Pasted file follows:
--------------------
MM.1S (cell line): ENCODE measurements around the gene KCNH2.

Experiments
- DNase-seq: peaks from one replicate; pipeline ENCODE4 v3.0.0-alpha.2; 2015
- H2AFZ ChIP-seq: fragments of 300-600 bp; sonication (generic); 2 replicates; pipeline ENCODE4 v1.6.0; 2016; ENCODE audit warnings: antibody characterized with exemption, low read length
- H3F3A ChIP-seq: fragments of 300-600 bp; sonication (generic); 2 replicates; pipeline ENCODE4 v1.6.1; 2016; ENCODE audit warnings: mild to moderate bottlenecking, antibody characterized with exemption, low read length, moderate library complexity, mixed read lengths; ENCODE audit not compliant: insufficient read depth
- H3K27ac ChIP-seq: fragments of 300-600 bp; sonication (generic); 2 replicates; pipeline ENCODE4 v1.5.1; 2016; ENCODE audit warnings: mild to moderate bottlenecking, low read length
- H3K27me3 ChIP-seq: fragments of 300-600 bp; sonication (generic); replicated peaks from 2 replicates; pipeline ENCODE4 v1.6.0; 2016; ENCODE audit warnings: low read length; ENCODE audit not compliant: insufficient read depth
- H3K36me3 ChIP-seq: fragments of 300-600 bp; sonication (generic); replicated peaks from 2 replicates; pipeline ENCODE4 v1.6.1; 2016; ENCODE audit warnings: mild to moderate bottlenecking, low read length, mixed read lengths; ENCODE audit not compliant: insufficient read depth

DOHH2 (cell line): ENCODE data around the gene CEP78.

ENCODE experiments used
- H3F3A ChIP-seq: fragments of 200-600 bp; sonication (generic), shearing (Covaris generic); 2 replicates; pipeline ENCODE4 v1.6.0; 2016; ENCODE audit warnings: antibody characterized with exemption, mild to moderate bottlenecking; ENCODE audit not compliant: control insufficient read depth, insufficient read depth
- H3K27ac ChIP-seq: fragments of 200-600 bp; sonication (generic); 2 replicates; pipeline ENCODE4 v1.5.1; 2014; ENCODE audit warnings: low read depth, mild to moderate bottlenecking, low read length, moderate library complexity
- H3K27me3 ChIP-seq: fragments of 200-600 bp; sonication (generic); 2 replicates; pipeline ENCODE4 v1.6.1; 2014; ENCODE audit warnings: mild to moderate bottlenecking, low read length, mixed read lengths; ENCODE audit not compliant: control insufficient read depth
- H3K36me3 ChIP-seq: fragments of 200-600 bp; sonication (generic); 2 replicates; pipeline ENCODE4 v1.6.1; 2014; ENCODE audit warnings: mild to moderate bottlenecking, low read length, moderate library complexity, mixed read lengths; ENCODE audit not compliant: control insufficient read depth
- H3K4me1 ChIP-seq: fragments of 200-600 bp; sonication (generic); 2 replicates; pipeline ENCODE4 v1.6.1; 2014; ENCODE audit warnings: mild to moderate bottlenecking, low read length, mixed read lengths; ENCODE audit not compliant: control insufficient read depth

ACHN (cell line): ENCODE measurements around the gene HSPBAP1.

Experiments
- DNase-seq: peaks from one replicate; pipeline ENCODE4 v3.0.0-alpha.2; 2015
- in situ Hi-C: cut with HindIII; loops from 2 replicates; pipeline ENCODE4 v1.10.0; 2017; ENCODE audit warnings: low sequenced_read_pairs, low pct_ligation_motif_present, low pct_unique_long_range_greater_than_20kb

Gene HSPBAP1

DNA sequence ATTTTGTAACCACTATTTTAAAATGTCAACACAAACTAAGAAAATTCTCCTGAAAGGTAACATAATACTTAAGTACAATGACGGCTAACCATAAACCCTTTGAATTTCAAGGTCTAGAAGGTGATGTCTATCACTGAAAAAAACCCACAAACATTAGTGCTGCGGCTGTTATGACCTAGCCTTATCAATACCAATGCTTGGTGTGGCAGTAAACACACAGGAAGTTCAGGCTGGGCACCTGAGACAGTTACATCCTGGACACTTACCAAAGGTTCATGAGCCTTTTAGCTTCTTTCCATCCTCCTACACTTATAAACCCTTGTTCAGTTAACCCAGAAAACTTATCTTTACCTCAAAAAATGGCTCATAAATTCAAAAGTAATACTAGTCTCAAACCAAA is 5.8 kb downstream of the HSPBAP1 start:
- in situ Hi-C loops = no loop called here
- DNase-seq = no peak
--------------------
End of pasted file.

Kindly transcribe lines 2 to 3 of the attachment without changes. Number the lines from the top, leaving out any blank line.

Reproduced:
Experiments
- DNase-seq: peaks from one replicate; pipeline ENCODE4 v3.0.0-alpha.2; 2015